By May of this year, Jacob Barnett had wrung everything he could get out of the university he had been attending for four years in his home state of Indiana. He had taken every undergraduate course on mathematics and physics, and a bunch of graduate-level courses, too. None of it had even slowed Jacob down. The only question now was where he would go to study next.
Those are the opening lines of Maclean’s political editor Paul Wells’ profile of a 15-year-old autistic boy who’s now one of the world’s most promising physicists. He eventually landed at Waterloo’s Perimeter Institute for Theoretical Physics, where he talks shop with others of his kind; namely, brilliant minds who challenge conventional notions of how the world works. Barnett’s mother, Kristine, chronicled her son’s incredible life in a recently published book, The Spark: A Mother’s Story of Nurturing Genius. Kristine broke a bunch of rules: she didn’t listen to therapists, took her son out of special education, and let him think about the world around him.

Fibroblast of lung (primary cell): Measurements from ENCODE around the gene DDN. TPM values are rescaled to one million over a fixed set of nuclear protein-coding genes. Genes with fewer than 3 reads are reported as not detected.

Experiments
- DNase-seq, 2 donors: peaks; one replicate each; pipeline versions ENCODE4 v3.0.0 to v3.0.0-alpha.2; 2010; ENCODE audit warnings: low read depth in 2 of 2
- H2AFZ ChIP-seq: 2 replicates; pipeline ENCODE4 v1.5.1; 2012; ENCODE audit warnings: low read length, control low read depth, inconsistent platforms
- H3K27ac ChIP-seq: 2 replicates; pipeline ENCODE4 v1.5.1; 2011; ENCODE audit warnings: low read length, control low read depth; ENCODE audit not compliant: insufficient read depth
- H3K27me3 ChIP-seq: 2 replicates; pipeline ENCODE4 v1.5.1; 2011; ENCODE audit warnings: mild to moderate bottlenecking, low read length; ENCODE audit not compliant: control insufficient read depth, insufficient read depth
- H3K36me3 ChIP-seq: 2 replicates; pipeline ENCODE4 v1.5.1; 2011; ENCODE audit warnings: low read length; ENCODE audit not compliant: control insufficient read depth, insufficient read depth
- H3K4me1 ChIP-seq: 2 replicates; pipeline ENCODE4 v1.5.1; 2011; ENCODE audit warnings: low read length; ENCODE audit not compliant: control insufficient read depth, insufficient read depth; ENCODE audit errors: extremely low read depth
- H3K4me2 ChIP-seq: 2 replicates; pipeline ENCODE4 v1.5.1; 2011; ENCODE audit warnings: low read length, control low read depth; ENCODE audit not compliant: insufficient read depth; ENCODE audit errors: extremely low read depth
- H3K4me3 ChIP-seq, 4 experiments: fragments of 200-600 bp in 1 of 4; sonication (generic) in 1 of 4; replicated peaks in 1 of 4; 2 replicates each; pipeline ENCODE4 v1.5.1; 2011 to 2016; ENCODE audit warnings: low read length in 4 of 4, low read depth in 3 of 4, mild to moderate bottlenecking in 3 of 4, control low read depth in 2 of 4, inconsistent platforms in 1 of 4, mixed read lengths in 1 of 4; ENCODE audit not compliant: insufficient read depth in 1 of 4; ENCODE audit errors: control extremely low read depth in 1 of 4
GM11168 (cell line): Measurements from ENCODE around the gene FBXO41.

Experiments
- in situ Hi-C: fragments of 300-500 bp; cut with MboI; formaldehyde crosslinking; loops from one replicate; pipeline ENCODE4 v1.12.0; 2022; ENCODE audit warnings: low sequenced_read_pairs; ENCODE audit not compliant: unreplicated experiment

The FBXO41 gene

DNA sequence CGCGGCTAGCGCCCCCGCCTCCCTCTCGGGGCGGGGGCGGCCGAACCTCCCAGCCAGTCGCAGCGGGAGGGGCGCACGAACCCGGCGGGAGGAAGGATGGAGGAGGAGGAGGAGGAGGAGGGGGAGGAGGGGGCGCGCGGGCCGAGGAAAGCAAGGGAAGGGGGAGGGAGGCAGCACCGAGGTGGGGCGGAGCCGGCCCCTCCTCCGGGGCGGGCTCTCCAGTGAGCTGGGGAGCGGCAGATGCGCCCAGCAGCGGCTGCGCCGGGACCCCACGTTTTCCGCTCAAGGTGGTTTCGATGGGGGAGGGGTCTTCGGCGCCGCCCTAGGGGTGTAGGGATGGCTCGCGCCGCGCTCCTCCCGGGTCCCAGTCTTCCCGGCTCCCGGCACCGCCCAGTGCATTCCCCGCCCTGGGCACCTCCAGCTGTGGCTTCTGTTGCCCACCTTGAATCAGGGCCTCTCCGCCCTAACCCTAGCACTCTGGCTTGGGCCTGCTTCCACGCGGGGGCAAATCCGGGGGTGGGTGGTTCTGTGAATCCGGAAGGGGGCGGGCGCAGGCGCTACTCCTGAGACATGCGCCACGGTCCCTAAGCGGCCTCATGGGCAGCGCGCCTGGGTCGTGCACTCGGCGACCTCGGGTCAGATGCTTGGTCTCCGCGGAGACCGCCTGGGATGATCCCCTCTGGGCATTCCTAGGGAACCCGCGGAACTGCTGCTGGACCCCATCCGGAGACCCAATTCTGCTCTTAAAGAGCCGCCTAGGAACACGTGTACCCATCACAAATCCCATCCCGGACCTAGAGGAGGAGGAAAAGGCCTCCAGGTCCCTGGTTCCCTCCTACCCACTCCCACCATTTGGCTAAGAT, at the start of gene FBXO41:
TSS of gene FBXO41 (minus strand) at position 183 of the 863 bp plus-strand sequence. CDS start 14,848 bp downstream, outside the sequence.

On Sept. 10, Wells chatted with both Barnetts. He also talked more about some other Perimeter personalities, debates in modern physics, and the future of Kitchener-Waterloo.